Swivel launched earlier this week, positioning itself as "YouTube for Data".
Swivel is an open site that allows users to post any type of data, then run various cross-tabulations and statistical analyses to be shared with the overall community.
Swivel makes it easy to instantly create charts and graphs that mash up disparate data series. For example, here's one that was posted that shows the (inverse) correlation between wine consumption and crime in the U.S. Is it statistically significant? Probably not, but I'll pour myself an extra glass of zin at dinner tonight just in case.
Swivel has a community-oriented freemium business model. You can upload any data that you'd like for free, as long as you make it accessible to other users. They will soon launch a professional (paid) version where your data will be secure and private. The data sets can be tagged, making it easier to find what you're looking for. Users can also rate and make comments on the various charts created, so you can view the highest rated or most commented on graphs.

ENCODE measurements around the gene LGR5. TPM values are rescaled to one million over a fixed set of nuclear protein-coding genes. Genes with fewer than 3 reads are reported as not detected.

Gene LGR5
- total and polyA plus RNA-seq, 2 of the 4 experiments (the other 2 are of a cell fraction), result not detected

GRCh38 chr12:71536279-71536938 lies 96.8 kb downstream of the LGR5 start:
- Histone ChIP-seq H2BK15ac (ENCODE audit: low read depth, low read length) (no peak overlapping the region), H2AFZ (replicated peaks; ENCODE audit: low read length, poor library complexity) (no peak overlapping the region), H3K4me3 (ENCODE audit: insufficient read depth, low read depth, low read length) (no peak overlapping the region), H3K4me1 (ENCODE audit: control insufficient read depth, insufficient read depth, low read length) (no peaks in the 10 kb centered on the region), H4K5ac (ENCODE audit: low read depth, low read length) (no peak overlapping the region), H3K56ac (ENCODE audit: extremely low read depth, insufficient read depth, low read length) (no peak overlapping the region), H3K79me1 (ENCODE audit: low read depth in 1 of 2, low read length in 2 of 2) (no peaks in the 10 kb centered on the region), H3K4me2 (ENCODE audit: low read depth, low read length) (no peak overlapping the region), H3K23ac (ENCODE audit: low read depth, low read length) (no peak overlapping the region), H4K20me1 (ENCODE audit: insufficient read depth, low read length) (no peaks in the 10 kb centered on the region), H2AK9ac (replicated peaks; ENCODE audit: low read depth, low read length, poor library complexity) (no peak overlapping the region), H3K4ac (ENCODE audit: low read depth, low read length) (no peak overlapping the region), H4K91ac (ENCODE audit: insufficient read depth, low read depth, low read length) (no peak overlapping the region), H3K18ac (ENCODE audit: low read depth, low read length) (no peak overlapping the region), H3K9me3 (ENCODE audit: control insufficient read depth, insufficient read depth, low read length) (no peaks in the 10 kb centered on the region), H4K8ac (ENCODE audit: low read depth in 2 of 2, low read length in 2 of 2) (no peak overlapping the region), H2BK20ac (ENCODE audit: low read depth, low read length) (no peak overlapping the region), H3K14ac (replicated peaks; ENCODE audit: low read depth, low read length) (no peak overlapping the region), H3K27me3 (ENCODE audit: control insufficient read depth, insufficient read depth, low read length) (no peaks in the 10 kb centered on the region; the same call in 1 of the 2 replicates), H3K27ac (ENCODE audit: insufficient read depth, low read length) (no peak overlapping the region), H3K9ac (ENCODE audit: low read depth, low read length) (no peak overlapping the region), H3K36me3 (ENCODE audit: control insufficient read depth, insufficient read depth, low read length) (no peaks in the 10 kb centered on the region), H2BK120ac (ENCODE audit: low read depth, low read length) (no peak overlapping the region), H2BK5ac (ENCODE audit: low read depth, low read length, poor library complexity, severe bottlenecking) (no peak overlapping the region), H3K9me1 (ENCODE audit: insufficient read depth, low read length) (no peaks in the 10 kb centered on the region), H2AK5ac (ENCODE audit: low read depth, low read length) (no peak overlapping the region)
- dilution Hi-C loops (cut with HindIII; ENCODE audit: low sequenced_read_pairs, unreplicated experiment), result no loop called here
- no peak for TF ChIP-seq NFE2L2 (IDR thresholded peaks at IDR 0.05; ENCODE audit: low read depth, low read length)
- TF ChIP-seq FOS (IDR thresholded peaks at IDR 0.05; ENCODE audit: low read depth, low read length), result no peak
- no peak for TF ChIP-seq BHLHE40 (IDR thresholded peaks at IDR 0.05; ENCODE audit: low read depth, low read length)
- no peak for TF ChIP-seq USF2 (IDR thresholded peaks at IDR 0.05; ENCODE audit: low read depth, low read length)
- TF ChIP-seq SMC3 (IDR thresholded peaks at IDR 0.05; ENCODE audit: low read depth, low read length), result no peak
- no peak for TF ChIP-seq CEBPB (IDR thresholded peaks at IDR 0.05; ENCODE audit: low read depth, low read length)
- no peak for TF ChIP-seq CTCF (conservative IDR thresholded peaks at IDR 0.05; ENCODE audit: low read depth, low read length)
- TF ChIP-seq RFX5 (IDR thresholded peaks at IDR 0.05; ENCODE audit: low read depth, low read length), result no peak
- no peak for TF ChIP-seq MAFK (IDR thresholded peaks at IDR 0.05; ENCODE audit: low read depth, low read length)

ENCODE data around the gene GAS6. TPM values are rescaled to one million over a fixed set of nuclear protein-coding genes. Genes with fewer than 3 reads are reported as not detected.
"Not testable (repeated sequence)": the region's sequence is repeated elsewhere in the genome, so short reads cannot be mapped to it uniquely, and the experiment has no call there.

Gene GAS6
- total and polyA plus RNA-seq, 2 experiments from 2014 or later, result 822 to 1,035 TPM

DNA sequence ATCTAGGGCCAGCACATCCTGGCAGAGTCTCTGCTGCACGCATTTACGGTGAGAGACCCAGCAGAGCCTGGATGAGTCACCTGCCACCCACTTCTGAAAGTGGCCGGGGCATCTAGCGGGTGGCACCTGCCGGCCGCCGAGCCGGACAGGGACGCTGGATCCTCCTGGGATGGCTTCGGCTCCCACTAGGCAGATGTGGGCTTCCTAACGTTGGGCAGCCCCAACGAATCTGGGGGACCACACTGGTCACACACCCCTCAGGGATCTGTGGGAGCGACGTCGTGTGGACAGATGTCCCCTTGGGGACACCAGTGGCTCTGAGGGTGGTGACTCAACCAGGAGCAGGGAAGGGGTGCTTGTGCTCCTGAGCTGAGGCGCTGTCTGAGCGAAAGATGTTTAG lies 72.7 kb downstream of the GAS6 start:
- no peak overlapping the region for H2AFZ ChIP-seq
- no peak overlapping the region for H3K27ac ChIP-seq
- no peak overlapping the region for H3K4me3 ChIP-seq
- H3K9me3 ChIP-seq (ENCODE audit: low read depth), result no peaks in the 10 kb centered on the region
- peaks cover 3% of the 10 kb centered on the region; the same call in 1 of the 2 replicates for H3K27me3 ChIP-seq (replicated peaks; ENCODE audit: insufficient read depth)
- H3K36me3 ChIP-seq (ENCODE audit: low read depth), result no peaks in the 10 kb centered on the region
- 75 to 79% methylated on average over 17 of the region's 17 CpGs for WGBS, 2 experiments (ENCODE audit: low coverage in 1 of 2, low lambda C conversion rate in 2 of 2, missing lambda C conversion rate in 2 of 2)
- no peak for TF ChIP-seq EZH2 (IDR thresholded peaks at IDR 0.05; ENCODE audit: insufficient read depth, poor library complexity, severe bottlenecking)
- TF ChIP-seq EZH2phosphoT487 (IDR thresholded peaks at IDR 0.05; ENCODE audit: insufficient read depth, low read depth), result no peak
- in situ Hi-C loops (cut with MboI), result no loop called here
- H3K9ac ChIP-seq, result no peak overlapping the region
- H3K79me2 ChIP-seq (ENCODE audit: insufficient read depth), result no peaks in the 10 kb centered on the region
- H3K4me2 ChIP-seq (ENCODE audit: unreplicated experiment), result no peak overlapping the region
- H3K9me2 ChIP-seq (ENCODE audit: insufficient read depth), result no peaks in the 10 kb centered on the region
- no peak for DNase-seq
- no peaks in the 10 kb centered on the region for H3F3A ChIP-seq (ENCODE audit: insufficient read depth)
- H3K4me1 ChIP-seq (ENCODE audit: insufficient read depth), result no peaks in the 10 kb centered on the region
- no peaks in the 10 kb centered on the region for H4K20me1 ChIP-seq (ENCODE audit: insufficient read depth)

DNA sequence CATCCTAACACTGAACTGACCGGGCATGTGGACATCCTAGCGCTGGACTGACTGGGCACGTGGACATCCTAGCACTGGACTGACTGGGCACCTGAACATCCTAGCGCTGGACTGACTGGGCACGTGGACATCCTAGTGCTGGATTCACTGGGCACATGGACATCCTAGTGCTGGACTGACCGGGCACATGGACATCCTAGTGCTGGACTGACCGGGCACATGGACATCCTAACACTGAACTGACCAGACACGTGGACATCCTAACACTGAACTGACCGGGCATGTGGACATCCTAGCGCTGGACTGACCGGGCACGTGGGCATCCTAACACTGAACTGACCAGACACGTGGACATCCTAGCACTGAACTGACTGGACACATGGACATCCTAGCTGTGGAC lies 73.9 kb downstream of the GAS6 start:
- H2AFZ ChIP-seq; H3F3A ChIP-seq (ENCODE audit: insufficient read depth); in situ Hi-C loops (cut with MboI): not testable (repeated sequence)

Will Swivel be the next YouTube? Their audience is obviously more narrowly focused. After all, anyone can enjoy watching a guy in a Santa suit fall off the garage roof onto his truck, but only data geeks will get kicks from mashing up time series data. So, while I'd consider them more of a playground for stats junkies, the YouTube for Data comparison is probably better for their valuation (I'm sure VCs are getting inundated with business plans from companies calling themselves "YouTube for X"). As of now, they've only got about 1,150 data sets up there, but that number is sure to grow.
What's the impact for publishers?
Database and information publishers are great at showing the micro-level, but often ignore the macro-level data that can be compiled from their data. If you're tracking revenues, budgets, number of employees, product prices, weather, exports or any other quantitative data, you can probably create some interesting analyses. These cross-tabulations are great press release fodder; by giving your users access to the Swivel platform, they'll create their own unique content. Many publisher's instincts will be to keep their data private so they control the analysis. But the smart publishers will open their content up to the community and see the creative reports generated by users.